Announcing Stack Overflow Documentation

We started with Q&A. Technical documentation is next, and we need your help.

Whether you're a beginner or an experienced developer, you can contribute.

Sign up and start helping → Learn more about Documentation →

when deciding on which ActionResult to return from a Controller Action I decided to use the ternary operators as opposed to the lengthier if-else. Here is my issue...

this code works

    ModelState.IsValid ?
    (ActionResult) RedirectToAction("Edit", new { id = id }) :
    View(new EditViewModel(updatedCategory));

but this doesn't

     ModelState.IsValid ?
     RedirectToAction("Edit", new { id = id }) :
     View(new EditViewModel(updatedCategory));

I would not have to do the explicit casting if using an if-else. Plus both RedirectToAction() and View() return an ActionResult derivative.

I like the terseness of this code but that casting doesn't seem right. Can anyone enlighten me?

Though I'm sure this is obvious, the EditViewModel is a view model for my Edit action and updatedCategory is an EF4 object. But I don't think this is relevant to the issue.

ok... I just realized what I was doing is unnecessary because regardless I am going back to the Edit action with the updatedCategory, so I don't need to make sure the Model is valid. I am still curious to know the answer to the question if anyone can help.

share|improve this question
up vote 9 down vote accepted

I believe it's because the arguments when using the ?: operator have to be convertable between themselves, e.g. in condition ? x : y you need to be able to convert x to y or y to x. Then the type of the result is the least specific of the two. So if x was an object and y a string then you can cast a string to an object and the result would be of type object.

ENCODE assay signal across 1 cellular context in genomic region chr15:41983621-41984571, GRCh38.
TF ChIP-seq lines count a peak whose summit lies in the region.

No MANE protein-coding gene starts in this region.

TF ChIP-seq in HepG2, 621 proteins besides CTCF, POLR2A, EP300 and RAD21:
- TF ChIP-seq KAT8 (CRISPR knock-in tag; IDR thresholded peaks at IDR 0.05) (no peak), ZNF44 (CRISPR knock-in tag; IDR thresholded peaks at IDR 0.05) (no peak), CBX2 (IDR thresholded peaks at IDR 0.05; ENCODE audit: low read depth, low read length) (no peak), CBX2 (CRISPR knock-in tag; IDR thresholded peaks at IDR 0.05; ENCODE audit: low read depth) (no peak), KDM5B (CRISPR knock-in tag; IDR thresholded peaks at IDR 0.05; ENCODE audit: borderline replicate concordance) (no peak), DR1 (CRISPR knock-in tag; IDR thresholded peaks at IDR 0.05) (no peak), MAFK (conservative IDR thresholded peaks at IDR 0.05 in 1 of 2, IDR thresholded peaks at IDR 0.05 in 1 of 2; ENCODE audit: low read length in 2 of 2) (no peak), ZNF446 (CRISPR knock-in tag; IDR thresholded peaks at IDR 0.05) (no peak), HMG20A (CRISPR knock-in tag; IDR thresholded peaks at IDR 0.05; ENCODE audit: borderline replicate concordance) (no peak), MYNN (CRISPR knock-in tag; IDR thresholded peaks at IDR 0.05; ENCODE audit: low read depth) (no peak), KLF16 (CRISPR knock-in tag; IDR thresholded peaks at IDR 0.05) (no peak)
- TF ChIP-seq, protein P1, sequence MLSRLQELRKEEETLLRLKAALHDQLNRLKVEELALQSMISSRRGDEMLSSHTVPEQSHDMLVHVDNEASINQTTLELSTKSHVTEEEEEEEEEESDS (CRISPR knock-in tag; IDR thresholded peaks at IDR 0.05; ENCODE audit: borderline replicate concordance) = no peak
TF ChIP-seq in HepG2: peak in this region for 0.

In your example x is a RedirectToRouteResult and y is a ViewResult. You cannot convert a RedirectToRouteResult to a ViewResult or vice versa. You can convert them both to an ActionResult however, which is why if you cast to an ActionResult it works - the type of x is then an ActionResult,y can be converted to an ActionResult and the overall result is of type ActionResult.

Hope I've explained myself correctly there... Afraid I don't know the exact semantics of the ?: operator as I rarely use it myself...

share|improve this answer
seems right to me. +1 – nathan gonzalez Jan 28 '11 at 14:47
C# Reference, msdn.microsoft.com/en-us/library/ty67wk28.aspx: "...Either the type of first_expression and second_expression must be the same, or an implicit conversion must exist from one type to the other." +1 – Andras Vass Jan 28 '11 at 14:51
makes perfect sense. I do appreciate the speedy response. @Andras thanks for the reference. I should have looked more into the C# side of it. I got hung up on the ASP.NET MVC side when clearly this is a language issue rather than a framework issue. – Derrick W Jan 28 '11 at 22:11

The data types have to be exactly the same on the assignment variable and both return types here is the most simple example I can think of:

int originalValue = 10;
int? value = (originalValue != 10) ? null : originalValue;

//Which is very easily fixed with type casting as you have done

int? value = (originalValue != 10) ? null : (int?)originalValue;
share|improve this answer

Your Answer


By posting your answer, you agree to the privacy policy and terms of service.

Not the answer you're looking for? Browse other questions tagged or ask your own question.